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Watch Out for Bad Contractors

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Construction Deficit

Homeowners across the nation are victimized each and every day by builders and remodelers who really don't know what they are doing. These builders and remodelers are often referred to as non-professionals. Well that is true, however, very few people that I have come into contact with have ever discussed the root of the problem.

When I decided that I was going to be a builder and a remodeler, I just started doing it. Fortunately, I didn't try to tackle projects that were totally beyond my capabilities. But, I constantly was experimenting with products and techniques. I was an amateur chemist, as I would apply paints, adhesives, add water to concrete, etc. without bothering to really find out what was happening. In many cases I found out very quickly what happened, as the installation was botched. I licked my wounds, repaired the damage and went on. It didn't take too long to figure out that these mistakes were costing me money.

Homeowner Losses

The problem, however, is that the vast majority of the time, the problems associated with improper installation appear long after the installer has cashed your check. You are left holding the bag. My guess is that millions of dollars a year are spent on premature replacement and repairs of materials that have been improperly installed.

You can avoid this happening on your next building or remodeling project. The trick is to hire an individual who has decided to take his or her professionalism to the highest level. These individuals are the ones who invest time in reading. They take the time to read exactly how a particular item is supposed to be installed. They read as much as they can about new products and construction techniques. More importantly, they read the technical trade journals that specifically explain just how some things work in building and remodeling.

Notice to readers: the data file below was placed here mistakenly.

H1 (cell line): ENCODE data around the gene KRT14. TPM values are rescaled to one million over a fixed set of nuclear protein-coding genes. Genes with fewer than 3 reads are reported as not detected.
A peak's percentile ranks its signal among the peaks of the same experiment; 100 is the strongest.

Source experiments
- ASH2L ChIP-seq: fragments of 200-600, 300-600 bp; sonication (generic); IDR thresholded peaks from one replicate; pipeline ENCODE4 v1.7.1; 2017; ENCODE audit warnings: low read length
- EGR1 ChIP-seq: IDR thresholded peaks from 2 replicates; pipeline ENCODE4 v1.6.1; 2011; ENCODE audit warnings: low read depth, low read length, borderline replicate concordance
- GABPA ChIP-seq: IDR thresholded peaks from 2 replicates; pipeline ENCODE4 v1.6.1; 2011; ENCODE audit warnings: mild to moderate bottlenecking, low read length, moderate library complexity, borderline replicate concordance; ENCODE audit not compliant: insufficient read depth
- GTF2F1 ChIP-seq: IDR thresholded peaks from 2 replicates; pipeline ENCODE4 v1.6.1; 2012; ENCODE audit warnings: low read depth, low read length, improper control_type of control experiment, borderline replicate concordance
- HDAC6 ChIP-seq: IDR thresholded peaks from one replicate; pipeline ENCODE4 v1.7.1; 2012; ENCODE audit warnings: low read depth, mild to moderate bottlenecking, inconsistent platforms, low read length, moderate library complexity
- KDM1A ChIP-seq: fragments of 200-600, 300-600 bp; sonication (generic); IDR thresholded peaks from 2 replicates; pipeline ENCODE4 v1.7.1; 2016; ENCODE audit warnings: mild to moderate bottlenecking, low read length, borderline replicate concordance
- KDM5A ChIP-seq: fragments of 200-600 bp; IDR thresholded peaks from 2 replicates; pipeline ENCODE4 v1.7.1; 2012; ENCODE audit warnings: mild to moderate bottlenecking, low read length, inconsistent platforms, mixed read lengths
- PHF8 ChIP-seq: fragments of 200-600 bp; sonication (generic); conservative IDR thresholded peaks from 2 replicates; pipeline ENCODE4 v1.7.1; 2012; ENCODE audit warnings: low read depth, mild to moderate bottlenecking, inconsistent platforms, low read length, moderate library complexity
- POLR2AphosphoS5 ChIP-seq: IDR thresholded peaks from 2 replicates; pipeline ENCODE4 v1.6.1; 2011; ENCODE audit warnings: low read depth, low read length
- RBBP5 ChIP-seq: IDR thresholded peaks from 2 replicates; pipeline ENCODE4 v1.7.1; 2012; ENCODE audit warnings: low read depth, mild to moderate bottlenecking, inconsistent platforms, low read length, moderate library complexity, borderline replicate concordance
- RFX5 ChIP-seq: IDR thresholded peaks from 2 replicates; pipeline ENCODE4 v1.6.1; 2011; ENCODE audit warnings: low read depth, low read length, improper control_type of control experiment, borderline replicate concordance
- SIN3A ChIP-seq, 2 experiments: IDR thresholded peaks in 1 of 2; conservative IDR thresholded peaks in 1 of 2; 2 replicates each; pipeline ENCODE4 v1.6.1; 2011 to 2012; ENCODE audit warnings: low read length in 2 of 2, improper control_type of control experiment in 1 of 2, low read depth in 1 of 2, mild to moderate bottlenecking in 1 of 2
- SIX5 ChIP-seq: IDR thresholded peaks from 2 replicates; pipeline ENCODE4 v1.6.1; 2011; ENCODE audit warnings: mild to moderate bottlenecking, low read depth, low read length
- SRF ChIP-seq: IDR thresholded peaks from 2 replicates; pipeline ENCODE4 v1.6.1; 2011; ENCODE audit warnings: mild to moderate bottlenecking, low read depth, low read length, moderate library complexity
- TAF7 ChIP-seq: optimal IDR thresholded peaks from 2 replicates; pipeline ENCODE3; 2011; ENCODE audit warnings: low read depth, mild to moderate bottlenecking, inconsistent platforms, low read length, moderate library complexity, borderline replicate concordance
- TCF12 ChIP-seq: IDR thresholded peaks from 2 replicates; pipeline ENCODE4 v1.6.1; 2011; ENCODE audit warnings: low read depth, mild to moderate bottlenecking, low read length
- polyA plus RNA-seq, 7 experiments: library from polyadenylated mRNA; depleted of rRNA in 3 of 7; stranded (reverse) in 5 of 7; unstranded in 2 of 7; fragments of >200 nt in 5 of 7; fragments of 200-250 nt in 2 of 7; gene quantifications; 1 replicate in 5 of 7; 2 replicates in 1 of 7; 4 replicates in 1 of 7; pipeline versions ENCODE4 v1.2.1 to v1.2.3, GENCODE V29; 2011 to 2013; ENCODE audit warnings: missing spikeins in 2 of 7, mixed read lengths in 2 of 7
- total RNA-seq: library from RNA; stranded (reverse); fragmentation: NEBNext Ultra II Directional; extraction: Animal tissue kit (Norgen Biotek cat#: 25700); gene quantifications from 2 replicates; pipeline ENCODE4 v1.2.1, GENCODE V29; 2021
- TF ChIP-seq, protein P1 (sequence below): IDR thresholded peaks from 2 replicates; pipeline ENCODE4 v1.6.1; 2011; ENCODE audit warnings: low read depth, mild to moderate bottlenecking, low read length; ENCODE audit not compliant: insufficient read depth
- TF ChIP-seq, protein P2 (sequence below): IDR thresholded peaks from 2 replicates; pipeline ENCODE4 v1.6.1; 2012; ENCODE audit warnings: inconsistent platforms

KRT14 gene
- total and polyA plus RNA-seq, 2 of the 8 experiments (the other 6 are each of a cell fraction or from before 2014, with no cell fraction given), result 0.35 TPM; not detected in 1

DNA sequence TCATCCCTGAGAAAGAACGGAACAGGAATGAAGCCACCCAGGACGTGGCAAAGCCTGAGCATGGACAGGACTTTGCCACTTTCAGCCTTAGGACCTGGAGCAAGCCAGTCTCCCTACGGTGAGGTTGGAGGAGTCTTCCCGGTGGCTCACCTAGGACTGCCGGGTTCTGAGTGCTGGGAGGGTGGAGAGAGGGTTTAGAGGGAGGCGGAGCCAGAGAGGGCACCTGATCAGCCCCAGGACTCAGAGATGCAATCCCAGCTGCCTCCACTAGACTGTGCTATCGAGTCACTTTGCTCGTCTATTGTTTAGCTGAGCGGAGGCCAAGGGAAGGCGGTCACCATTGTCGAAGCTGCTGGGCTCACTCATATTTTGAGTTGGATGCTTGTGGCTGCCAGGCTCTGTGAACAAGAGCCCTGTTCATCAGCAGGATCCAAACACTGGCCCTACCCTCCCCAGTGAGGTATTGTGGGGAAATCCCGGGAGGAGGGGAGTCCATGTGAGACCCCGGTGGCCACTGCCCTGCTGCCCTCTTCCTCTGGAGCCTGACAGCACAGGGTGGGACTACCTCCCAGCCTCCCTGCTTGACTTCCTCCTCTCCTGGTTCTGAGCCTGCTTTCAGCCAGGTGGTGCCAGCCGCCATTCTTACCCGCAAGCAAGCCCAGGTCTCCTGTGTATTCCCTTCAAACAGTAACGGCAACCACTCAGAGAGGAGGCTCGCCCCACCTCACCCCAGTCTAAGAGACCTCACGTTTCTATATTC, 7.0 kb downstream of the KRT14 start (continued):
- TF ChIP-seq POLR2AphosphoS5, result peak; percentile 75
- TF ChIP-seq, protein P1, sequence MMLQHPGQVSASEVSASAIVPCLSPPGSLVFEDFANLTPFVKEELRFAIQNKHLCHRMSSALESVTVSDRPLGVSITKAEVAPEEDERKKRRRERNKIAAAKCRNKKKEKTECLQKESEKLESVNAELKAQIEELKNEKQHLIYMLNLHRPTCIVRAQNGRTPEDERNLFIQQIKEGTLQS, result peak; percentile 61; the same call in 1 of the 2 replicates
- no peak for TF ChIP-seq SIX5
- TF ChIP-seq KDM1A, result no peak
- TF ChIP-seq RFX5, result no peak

For sake of discussion I will give you some examples. Concrete is a very popular topic with many of my readers. Every time I write a column concerning concrete I get a big response.

I attended a conference sponsored by the Portland Cement Association in the fall of 1994. We discussed the installation of residential concrete. The consensus of the group was that over 90 percent of residential concrete is finished improperly! How, might you ask? It's very simple. Almost invariably, concrete finishers will sprinkle water on a slab as they finish it. They do this because the concrete is getting away from them. They do not realize that this added water is severely weakening the top 1/8 inch of the concrete. This added water is diluting the amount of cement at the top of the slab.

The reason that many finishers continue this practice is because it was the way they were taught! Too much information in residential construction is passed along verbally or by experimentation. Very few individuals have self-educated themselves or taken the time to read the many fine pieces of literature that are readily available.

Another example is lumber shrinkage. Just about everybody knows that lumber shrinks as it dries out. But how many builders and remodelers do you think know that this shrinkage is not equal in all dimensions of a piece of lumber? Across which dimension does a piece of lumber shrink the most? Why is this important to know?

I'll tell you why it is important to know. If you have been a victim of drywall nail pops, this information could have helped you. If your new cedar or redwood siding developed splits this could have helped you.

Just for the record, wood shrinks the greatest amount across the face of the grain. It shrinks the least (actually hardly at all) along its length. If you visualize an 8 foot long 2x4, this means that the 2x4 will virtually always remain 8 feet long. But, when shipped from the log mill, most 2x4's measure 3-1/2 inches wide. If a particular 2x4 has not been adequately dried, after installation and drying, this 2x4 might measure 3-5/16 inches! It lost 3/16 inch! And you wonder why seams open up in your hardwood floor, or why plywood buckles. Remember, this same movement will occur in the opposite direction when wood swells!


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